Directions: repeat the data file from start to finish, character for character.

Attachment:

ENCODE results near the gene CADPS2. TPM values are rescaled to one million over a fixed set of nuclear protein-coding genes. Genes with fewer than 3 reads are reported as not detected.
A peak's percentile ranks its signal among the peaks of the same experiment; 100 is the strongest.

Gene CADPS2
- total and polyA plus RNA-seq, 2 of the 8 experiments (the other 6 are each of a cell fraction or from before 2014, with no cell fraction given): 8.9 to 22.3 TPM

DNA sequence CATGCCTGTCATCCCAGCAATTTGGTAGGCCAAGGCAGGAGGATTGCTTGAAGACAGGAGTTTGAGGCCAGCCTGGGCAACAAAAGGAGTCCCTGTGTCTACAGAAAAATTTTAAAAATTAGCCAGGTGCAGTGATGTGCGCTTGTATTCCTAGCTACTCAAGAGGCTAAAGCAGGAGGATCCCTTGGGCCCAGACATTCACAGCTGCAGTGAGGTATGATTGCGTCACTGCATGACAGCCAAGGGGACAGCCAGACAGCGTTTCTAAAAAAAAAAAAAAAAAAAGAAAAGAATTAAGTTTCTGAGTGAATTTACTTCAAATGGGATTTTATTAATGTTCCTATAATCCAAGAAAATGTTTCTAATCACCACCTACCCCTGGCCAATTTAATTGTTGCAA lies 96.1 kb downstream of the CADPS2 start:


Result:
ENCODE results near the gene CADPS2. TPM values are rescaled to one million over a fixed set of nuclear protein-coding genes. Genes with fewer than 3 reads are reported as not detected.
A peak's percentile ranks its signal among the peaks of the same experiment; 100 is the strongest.

Gene CADPS2
- total and polyA plus RNA-seq, 2 of the 8 experiments (the other 6 are each of a cell fraction or from before 2014, with no cell fraction given): 8.9 to 22.3 TPM

DNA sequence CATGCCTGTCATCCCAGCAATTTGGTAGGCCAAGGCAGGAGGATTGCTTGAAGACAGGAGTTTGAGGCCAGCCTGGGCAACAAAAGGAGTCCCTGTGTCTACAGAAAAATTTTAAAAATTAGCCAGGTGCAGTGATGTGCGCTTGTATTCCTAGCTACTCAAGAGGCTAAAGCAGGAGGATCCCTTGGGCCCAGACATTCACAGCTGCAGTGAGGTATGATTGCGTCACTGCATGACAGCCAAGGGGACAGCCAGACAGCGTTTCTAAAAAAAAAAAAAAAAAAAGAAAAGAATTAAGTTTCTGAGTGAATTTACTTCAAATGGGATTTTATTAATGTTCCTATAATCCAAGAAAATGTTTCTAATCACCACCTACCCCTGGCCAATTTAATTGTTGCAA lies 96.1 kb downstream of the CADPS2 start: